Left of center economists seem to want to tax as much as possible before it starts to diminish revenues, ignoring the long-term effects on innovation and growth from redisbrutionist policies. This question ultimately boils down to whether you believe that the government or private individuals will make better decisions about how to spend money.
Competition Breeds Quality
People will frequently say that actors in markets don’t have perfect information. The seller knows about defects in his product that the buyer cannot know until after he’s paid for it. While that may be true, Rhoads notes that competition tends to eliminate the opportunity to “cheat,” since people will turn elsewhere if they discover that you are making fraudulent claims.
People’s trust in corporations like Amazon and google is actually at an all-time high, especially when compared to Congress, which ranked last in a recent poll of public opinion. Despite the frequent scapegoating of the rich, people said they would trust Jeff Bezos with their money far more than government.
We will see how Joe Biden’s recent attempt to blame gas stations for the inflation-driven rise in prices will pan out. People may not understand the nuances of the economic way of thinking, but most people know intuitively that Biden is barking up the wrong tree.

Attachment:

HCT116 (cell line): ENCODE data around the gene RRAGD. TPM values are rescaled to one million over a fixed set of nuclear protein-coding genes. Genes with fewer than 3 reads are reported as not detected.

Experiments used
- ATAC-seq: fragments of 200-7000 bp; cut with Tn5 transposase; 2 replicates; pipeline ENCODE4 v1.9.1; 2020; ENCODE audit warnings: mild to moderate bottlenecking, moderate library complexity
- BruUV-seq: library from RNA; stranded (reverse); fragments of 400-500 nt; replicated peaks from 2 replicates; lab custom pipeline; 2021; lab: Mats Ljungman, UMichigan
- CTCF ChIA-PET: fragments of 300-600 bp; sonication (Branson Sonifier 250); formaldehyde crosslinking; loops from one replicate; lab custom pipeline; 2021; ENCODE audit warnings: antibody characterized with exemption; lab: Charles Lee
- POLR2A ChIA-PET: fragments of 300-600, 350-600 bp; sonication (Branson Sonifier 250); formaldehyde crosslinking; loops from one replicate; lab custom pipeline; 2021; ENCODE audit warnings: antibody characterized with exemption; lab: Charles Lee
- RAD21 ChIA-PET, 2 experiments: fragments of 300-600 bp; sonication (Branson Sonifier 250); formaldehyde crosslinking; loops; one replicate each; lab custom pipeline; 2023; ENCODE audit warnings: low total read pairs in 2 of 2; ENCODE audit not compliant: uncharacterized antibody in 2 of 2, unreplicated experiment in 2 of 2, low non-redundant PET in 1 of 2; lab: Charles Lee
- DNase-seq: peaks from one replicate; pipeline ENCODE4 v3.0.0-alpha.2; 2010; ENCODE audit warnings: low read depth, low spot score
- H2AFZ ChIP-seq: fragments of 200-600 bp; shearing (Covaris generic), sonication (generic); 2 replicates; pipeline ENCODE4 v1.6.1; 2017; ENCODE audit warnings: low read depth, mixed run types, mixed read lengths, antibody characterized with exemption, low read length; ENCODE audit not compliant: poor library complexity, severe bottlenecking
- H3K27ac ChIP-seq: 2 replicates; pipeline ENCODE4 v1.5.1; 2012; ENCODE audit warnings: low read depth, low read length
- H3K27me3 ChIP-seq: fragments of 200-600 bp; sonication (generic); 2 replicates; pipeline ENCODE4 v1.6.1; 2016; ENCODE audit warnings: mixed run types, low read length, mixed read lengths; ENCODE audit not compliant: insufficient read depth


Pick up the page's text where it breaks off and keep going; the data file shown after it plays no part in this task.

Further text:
Sometimes the word “competition” is used as a pejorative, as in the case of “cutthroat competition” supposedly epitomized by Amazon. All this means, however, is that the company is ruthlessly fighting for the privilege to satisfy our needs. The marketplace selects for survivors who have learned to be really good at getting us what we want at the right price.
Anyone who has ever switched from patronizing one hairdresser to another, or fired a plumber for doing a bad job has participated in advancing the process of “cutthroat capitalism.” So don’t go blaming it all on greedy corporations.
Biden, after talking with Larry Summers, says recession not inevitable
President Biden said on Monday that he had spoken with former Treasury Secretary Larry Summers, and that he still did…
If Biden had listened to another left-of-center economist, Larry Summers, we likely wouldn’t be in the economic mess we are in today with a “shortage” of gasoline reflected in exorbitant prices. The price increase is the market’s way of ensuring that we don’t have long lines at the gas station, or run out completely.
Competition for Jobs
Bill Gates, fearing a looming job loss, called for a tax on robots that replace workers. Larry Summers asked in response, “Why not tax anything that saves time, like dishwashers or laundry machines?”
Following Rhoads’ original injunction, we must think at the margin and consider both costs and benefits. Workers in countries like France enjoy more job security and employee benefits, but the average worker is much poorer because the country has slower growth and less innovation. Furthermore, policies like mandating extended paternity leave discourages hiring and can actually make it harder to get a job in the first place in France.
It drives Rhoads crazy when he hears young people identifying as socialists, for lack of an understanding of the beauty of markets and the prosperity they produce.
The Case of the House and Senate Cafeteria
To put a nice bow on the economics lesson courtesy of Professor Rhoads, here is a pop quiz. The Senate and House cafeteries were run very differently. The Senate was run by the government, with decisions made in a top-down fashion, while the House contracted their cafeteria services out to a private company.
Guess which one ended up with better food at a lower price?
Listen and find out if you answered correctly: